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Extreme sensitivity to pressure following root canal + crown placement

Forgive me in advance for the extreme specificity. This has been a problem tooth for years and it requires some explaining, and I'm also unfortunately verbose sometimes.
Years back I had a filling placed on the side of #9. The filling hurt during placement and never felt quite right -- it would throb occasionally and get more painful with pressure. Over the years I'd gone back to dentists to get it checked and their response had always been to file the end of the filling down so it stopped hitting my bottom teeth This mostly worked.
A little over a month ago, a dentist (from the office I'd been visiting but not the same dentist who'd looked at the filling previously) decided that the pain was actually a sign that the tooth needed a root canal, using the fact that it would occasionally hurt without any provocation as proof. It sounded plausible and I'd already gotten two crowns and a root canal done in the past two months so I agreed without thinking much of it. The root canal procedure went fine up until he reached what I assume is the lowest (highest?) part of the tooth, when severe pain broke through the anesthesia. He gave me extra Novocaine, which did nothing, and then some other anesthesia that was meant to last longer and also did nothing. The procedure was finished, he put a temporary crown on, and sent me home with instructions to visit a special office to get a custom color for the permanent crown. I did so. The temporary crown wasn't particularly good-looking -- it was extremely short and almost looked glued to #10 -- and while it eventually stopped hurting after four or five days, it retained extreme sensitivity to pressure. I could barely touch my tongue to the tooth without pain.
Two weeks later, I had the permanent crown put in. I noted that the dentist seemed to be pressing particularly hard to get the crown fitted on as though it wasn't quite slotting into place properly (which was, naturally, painful), but I'd had so much dental pain over the last three months that I again didn't think much of it. He told me to return in a week if the sensitivity to pressure persisted. A week passed with no change and I returned to his office, whereupon I was told that "we were just going back and forth at this point" (which, yes, I had been coming in at least once a week to fix a new problem -- none of this office's fillings seemed to be right the first time) and was sent to an endodontist to get 3-D imaging done. I'll mention at this point that since the permanent was placed #9 has had no sensitivity to temperature, just pressure.
Now, the endodontist HAS found a possible cause. The root canal rubber filling (gutta-percha, I think?) is overextended around 1.5 mm and appears to be juuust pressing against the ligament. I've tried her first treatment, which is a week of steroids, and that did nothing. The other two options she's given me are a second root canal to pull that filling back from the ligament, or surgery (through the gum, I think, to cut the excess bit out). The endodontist also admitted that overextension may not be the issue and there could be a microscopic fracture, but she thinks it's the less likely scenario as, in her words, such breakages often come with infections that degrade the surrounding bone and there was no sign of that on the imaging.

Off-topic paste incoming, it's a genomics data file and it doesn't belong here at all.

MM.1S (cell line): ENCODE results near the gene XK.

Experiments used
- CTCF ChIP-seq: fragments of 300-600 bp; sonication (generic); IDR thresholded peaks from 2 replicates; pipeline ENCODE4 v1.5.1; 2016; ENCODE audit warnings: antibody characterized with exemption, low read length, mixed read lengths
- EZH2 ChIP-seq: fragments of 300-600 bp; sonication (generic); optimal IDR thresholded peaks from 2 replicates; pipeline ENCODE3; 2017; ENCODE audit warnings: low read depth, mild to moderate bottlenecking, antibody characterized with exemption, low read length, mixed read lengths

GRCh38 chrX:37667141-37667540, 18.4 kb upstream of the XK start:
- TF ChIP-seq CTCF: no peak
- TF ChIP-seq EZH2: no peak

However, I recently figured out (and I know it sounds like I should've discovered this sooner, but again, constant dental pain for three months, I'd gotten used to it) that while there isn't any pain coming from direct pressure on #8 or #10, there IS some pain when flossing the areas between #7-8 and #10-11. I don't think that's a coincidence. There is, for the record, also a great deal of pain when flossing either side of #9.
I'm putting this out to the community to see what people think. Does overextension still sound like the most plausible theory? Could it be a crown that's too wide? Something else entirely? I'm not going to take anyone's word as gospel, obviously, but if a second root canal and/or surgery doesn't sound necessary to some of you then I'd very much like to know that before scheduling one so I can go get a second opinion from a general dentist -- not the same one I've been seeing, probably, I've gotten sick of that office not doing a good enough job the first time and they functionally kicked me out to the endodontist anyway. If the second root canal turns out to be necessary, then I guess that's just life.
Again, I'm sorry for the long post, and I'm doubly sorry if this posts twice -- the first time didn't seem to take so I'm trying again. Any insight would be greatly appreciated. Thank you.
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taipei, Taiwan
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